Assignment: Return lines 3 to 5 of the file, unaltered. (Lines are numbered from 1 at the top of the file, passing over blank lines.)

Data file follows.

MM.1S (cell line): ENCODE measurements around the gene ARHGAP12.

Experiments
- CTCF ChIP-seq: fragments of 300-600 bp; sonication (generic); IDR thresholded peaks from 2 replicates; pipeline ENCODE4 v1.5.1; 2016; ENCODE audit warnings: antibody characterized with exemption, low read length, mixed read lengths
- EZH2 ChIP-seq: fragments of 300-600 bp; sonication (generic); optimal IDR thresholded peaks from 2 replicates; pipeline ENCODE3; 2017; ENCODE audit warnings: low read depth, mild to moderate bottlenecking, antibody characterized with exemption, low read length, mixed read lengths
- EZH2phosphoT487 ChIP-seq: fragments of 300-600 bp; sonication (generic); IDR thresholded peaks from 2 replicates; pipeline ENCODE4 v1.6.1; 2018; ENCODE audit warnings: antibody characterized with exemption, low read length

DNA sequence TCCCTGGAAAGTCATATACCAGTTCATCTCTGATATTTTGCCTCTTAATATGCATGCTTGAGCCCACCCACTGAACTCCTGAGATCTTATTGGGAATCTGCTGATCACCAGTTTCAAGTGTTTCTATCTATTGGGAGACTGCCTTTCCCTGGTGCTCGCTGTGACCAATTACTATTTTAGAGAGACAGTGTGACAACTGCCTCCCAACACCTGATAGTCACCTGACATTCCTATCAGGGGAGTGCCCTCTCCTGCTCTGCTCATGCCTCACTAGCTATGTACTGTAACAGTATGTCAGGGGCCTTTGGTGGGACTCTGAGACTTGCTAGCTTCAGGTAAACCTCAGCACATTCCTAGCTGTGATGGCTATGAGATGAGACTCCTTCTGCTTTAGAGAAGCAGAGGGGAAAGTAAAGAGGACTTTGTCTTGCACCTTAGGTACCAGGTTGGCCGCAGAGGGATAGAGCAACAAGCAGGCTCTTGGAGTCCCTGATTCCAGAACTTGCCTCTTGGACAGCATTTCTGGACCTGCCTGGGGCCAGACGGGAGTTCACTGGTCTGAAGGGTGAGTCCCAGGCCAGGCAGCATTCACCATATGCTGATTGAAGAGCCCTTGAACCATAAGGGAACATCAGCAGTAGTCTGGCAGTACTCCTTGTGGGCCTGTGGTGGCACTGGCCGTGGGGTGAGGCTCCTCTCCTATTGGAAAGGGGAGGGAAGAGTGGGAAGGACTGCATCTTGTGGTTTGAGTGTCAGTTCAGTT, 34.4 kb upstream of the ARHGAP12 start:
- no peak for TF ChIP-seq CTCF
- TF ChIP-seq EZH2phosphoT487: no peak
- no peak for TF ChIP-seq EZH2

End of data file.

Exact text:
- CTCF ChIP-seq: fragments of 300-600 bp; sonication (generic); IDR thresholded peaks from 2 replicates; pipeline ENCODE4 v1.5.1; 2016; ENCODE audit warnings: antibody characterized with exemption, low read length, mixed read lengths
- EZH2 ChIP-seq: fragments of 300-600 bp; sonication (generic); optimal IDR thresholded peaks from 2 replicates; pipeline ENCODE3; 2017; ENCODE audit warnings: low read depth, mild to moderate bottlenecking, antibody characterized with exemption, low read length, mixed read lengths
- EZH2phosphoT487 ChIP-seq: fragments of 300-600 bp; sonication (generic); IDR thresholded peaks from 2 replicates; pipeline ENCODE4 v1.6.1; 2018; ENCODE audit warnings: antibody characterized with exemption, low read length